PPI network and module analysis

STRING database ( was applied to develop DEG-encoded proteins and PPI network. Confidence score >0.4 was set as significant. The PPI network was visualized by the Cytoscape software (Version 3.6.0) (The Cytoscape Consortium, New York, NY). The Molecular Complex Detection plugin of Cytoscape was used to screen the modules of PPI network, and degree =5, node score=0.2, k-core=2, and maximum depth=100 were used as cutoff criteria. Gene functional annotation enrichment was analyzed by ClueGO, and the pathway-like visualization was created by CluePedia plugins of Cytoscape. ClueGO plugin was set as default: kappa score threshold to 0.4, the P-value to 0.05, two-sided hypergeometric test, and Bonferroni step down.

Application of WGCNA

WGCNA20 was applied to identify the coexpressed gene networks of all genes in data set GSE41762. We used “WGCNA” package in R and selected the power of b=5. Modules of highly correlated genes were summarized, and the coexpression module structure was visualized by topological overlap matrix (TOM) plot and heatmap. The name of coexpression module was named as the color. Finally, ClueGO analysis was applied for the analysis of T2D and glycosylated hemoglobin A1c (HbA1c). ClueGO plugin was set as default: kappa score threshold to 0.4, the P-value to 0.05, two-sided hypergeometric test, and Bonferroni step down.


Identification of DEGs in T2D

GSE41762 was downloaded from NCBI GEO and analyzed to identify the DEGs by GEO2R. Using P<0.01 as cutoff criterion, we filtered 957 DEGs in the islets of T2D donors compared with nondiabetic donors from the expression profile data set GSE41762. A total of 467 upregulated DEGs and 490 downregulated DEGs were obtained from GSE41762. The expressions of top 20 DEGs were displayed in a heatmap (Figure 1). Top 10 upregulated DEGs were PGC, C7, SFRP4, SLC6A14, SERPINF1, IL1RL1, MEDAG, MMP10, APOD, and IL6. Top 10 downregulated DEGs were SLC2A2, GLRA1, KLHL41, FAM105A, ABCC8, IAPP, RASGRP1, PFKFB2, and ERO1B.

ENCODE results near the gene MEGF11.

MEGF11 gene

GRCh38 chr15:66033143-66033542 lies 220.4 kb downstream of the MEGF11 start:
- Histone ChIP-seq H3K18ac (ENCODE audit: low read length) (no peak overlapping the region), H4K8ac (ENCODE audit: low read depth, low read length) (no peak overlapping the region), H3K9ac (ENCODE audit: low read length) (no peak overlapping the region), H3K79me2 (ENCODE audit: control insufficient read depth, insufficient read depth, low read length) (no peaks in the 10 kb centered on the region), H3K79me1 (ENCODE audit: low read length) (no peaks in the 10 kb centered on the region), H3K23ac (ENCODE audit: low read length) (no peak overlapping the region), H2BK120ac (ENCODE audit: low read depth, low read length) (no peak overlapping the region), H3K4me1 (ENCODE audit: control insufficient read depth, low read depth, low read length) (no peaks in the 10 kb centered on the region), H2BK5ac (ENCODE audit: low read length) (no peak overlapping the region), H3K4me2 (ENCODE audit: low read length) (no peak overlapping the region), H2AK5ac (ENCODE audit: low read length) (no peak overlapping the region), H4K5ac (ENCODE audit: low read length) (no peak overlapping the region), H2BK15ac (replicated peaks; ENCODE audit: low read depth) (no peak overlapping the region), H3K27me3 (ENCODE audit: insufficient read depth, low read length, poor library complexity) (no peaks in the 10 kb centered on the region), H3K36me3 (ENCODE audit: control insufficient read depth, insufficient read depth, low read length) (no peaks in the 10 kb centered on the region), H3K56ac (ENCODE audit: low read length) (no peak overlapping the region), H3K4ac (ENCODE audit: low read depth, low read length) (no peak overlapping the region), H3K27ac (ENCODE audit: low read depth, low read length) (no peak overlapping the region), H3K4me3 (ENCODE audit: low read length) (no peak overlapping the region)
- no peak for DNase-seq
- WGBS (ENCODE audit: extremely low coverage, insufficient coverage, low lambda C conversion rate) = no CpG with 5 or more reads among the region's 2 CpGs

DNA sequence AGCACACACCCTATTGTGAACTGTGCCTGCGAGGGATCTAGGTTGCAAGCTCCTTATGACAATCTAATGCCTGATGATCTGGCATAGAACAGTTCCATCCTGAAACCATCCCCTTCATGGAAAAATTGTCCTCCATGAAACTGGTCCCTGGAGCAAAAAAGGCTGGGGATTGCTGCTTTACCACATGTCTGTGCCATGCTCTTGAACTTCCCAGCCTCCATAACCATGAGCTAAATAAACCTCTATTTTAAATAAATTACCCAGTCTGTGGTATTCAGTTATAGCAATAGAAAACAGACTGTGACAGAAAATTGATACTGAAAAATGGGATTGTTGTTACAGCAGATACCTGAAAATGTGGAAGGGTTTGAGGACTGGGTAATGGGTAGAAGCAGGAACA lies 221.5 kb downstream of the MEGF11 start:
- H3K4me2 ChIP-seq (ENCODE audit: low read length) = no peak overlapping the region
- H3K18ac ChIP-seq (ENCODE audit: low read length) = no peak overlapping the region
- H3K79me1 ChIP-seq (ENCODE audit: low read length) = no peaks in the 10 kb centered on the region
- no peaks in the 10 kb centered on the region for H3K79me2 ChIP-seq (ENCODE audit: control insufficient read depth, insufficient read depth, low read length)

Figure 1 A heat map of the top 10 upregulated DEGs and top 10 downregulated DEGs in 57 non-T2D islet samples and 20 T2D islet samples.

Notes: Red: upregulation; green: downregulation.

Abbreviations: DEGs, differentially expressed genes; T2D, type 2 diabetes.

GO analysis and signaling pathway enrichment of DEGs in T2D

All DEGs were uploaded to the DAVID online tools to analyze the GO and pathway enrichment. The DEGs were classified into three groups including molecular function, cellular component, and biological process. In the group of molecular function, the upregulated DEGs were enriched in poly(A) RNA binding, cadherin binding involved in cell–cell adhesion, and protein binding and the downregulated DEGs were enriched in syntaxin binding, guanyl-nucleotide exchange factor activity, and clathrin binding. In the group of cellular component, the upregulated DEGs were enriched in nucleolus, preribosome, large subunit precursor, and extracellular exosome and the downregulated DEGs were enriched in synapse, dendrite, and neuron projection (Figure S1). In the group of biological process, the upregulated DEGs were enriched in rRNA processing, negative regulation of apoptotic process, cell–cell adhesion, negative regulation of cell proliferation, and osteoblast differentiation and the downregulated DEGs were enriched in the regulation of insulin secretion, glucose homeostasis, nervous system development, dendrite morphogenesis, and regulation of exocytosis (Figure 2A). DEGs’ functional enrichment and signaling pathway enrichment were conducted using the online tool of KEGG pathway (Figure 2B). The upregulated DEGs were mainly enriched in pathways in cancer, proteoglycans in cancer, MAPK signaling pathway, PI3K–Akt signaling pathway, and Ras signaling pathway and the downregulated DEGs were mainly enriched in maturity onset diabetes of the young, insulin secretion, type 2 diabetes mellitus, valine, leucine, and isoleucine degradation, and retrograde endocannabinoid signaling.